I installed the transistors and held my breath as I brought up the voltage on my bench power supply. At about 14 volts, I heard some noise from the speaker and saw that current was about as expected. I cranked it up to 22 volts and rotated the tuning dial. While I live in a poor area for AM radio, our one good AM station came in “loud and clear.” Well, maybe not so loud, but it sounded quite good considering that the speaker was still not in the case.
Sensitivity was not so great, so I decided to do an alignment. Having replaced one IF transistor justified a trim, considering their lack of uniformity. If you had a bad transistor when this was under warranty, Regency would replace the transistor and neutralizing capacitor as a pair.
I melted the wax off the IF transformer slugs and tried to turn them. The first one I tried, the whole coil moved in the case and a lead broke off. I pulled a transformer from my parts chassis and again heated the rest of the IFs to melt any remaining wax.
After easing out all three slugs, I lubricated them with lithium grease and screwed them back in. I then did an alignment at the factory specified “262KC” using a 400 Hz modulation and measuring level at the speaker. Sensitivity came up and a couple more stations came in. At this point, I re-assembled the radio.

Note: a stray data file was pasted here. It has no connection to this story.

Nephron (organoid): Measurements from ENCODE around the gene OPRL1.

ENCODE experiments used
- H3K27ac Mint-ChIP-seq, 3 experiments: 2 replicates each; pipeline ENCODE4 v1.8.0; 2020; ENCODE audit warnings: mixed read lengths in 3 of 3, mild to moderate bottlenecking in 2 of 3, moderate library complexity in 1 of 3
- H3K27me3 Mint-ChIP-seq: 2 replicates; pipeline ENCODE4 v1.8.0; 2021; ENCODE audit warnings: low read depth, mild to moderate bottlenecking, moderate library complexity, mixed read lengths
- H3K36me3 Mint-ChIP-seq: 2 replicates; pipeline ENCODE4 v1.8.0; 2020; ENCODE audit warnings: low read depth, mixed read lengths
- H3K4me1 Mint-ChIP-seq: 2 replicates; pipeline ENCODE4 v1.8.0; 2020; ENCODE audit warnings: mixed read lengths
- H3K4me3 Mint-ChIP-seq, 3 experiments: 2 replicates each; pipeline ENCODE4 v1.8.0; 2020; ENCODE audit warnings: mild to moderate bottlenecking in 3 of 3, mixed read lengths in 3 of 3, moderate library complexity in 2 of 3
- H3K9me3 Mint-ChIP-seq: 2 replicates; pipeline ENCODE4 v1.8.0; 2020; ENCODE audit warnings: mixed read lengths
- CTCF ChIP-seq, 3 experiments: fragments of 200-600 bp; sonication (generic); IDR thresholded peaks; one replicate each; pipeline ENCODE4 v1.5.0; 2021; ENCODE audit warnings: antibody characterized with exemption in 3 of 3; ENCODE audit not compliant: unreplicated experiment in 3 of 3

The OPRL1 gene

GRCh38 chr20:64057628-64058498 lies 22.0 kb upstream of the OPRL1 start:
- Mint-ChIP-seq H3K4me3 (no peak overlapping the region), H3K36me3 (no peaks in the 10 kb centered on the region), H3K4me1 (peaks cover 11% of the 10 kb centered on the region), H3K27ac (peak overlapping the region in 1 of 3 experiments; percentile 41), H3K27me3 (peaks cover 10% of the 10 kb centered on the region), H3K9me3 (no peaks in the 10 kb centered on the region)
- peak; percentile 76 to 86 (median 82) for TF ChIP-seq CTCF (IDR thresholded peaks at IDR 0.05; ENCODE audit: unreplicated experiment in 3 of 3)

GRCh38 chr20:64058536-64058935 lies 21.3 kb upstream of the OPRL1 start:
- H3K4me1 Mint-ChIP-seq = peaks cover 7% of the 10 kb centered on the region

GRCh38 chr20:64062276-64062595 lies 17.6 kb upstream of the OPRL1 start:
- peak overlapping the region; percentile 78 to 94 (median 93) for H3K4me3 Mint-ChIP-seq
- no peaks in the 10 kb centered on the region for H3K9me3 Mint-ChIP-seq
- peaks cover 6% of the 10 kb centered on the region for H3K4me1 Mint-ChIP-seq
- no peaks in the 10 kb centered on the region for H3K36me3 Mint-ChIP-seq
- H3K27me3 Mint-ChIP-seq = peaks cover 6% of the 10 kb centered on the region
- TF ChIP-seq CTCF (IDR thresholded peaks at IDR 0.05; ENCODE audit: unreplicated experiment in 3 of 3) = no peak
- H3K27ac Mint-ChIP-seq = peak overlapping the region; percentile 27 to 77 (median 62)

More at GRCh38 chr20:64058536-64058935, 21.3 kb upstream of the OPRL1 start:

I think Regency originally chose the NEDA #215 (Eveready #412) battery because it was a good fit and readily available. The flat 22-1/2 volt battery was commonly used in photo flash units and had a pretty good current rating as well (140 mAh).
The battery became rare over the years and was discontinued by the major manufacturers in the late 1990s. A couple of companies are now producing a drop-in alkaline equal, but they don’t look like the originals.
I decided I wanted to keep the original look, so I found an Eveready #412 at an auction site. When I checked it, it showed 22-1/2 volts (Figure 9)!
FIGURE 9. How could this battery measure good?
No, it didn’t. It showed zero volts as expected. What made it work, however, was my stuffing seven lithium CR1632 cells inside the case (Figure 10).
FIGURE 10. Seven 3V lithium cells fit snuggly in the case.
I slipped some heat shrink around them to prevent shorts and added a spring to make up the distance to the end terminal. Coincidentally, the CR1632s produce the same 140 mAh as the original #412 — so I was truly simulating how the radio worked when new. Figure 11 shows the battery in place in the completed radio.
FIGURE 11. The restored radio with battery in place.
Since the Regency TR-1 was the first, there’s really no comparison to be made with other pocket radios. It sounds better than I expected and richer than some of the later radios.
Later ‘50s American-made transistor radios were larger ‘beach’ versions sold by Sears and others, while the Japanese radios — especially those made by Sony — continued to get smaller.
Sony’s ‘keychain’ ICR-120 (1968) was the first radio with an IC and had a tiny 1” speaker, but it was Regency that really started the miniaturization trend by producing the world first “pocket” size transistor radio. NV